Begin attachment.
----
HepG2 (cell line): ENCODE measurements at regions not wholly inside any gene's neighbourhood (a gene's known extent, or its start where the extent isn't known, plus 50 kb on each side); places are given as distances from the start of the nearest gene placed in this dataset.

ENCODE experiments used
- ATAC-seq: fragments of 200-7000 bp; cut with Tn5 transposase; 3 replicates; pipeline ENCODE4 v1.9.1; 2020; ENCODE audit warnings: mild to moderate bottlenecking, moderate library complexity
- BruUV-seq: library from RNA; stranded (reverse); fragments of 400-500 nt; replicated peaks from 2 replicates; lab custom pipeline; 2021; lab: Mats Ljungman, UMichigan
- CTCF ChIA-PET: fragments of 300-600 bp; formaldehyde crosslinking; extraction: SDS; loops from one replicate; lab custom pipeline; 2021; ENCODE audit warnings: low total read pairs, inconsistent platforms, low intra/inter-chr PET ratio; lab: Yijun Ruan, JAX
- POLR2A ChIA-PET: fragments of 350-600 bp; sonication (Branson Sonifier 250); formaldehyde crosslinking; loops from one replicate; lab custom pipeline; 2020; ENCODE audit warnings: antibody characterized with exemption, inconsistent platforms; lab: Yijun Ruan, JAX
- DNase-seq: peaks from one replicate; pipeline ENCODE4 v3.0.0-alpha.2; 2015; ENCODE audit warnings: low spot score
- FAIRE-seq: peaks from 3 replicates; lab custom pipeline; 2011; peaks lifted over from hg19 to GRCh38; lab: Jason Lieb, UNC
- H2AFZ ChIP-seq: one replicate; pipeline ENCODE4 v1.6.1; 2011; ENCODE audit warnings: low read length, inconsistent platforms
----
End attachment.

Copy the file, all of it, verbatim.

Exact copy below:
HepG2 (cell line): ENCODE measurements at regions not wholly inside any gene's neighbourhood (a gene's known extent, or its start where the extent isn't known, plus 50 kb on each side); places are given as distances from the start of the nearest gene placed in this dataset.

ENCODE experiments used
- ATAC-seq: fragments of 200-7000 bp; cut with Tn5 transposase; 3 replicates; pipeline ENCODE4 v1.9.1; 2020; ENCODE audit warnings: mild to moderate bottlenecking, moderate library complexity
- BruUV-seq: library from RNA; stranded (reverse); fragments of 400-500 nt; replicated peaks from 2 replicates; lab custom pipeline; 2021; lab: Mats Ljungman, UMichigan
- CTCF ChIA-PET: fragments of 300-600 bp; formaldehyde crosslinking; extraction: SDS; loops from one replicate; lab custom pipeline; 2021; ENCODE audit warnings: low total read pairs, inconsistent platforms, low intra/inter-chr PET ratio; lab: Yijun Ruan, JAX
- POLR2A ChIA-PET: fragments of 350-600 bp; sonication (Branson Sonifier 250); formaldehyde crosslinking; loops from one replicate; lab custom pipeline; 2020; ENCODE audit warnings: antibody characterized with exemption, inconsistent platforms; lab: Yijun Ruan, JAX
- DNase-seq: peaks from one replicate; pipeline ENCODE4 v3.0.0-alpha.2; 2015; ENCODE audit warnings: low spot score
- FAIRE-seq: peaks from 3 replicates; lab custom pipeline; 2011; peaks lifted over from hg19 to GRCh38; lab: Jason Lieb, UNC
- H2AFZ ChIP-seq: one replicate; pipeline ENCODE4 v1.6.1; 2011; ENCODE audit warnings: low read length, inconsistent platforms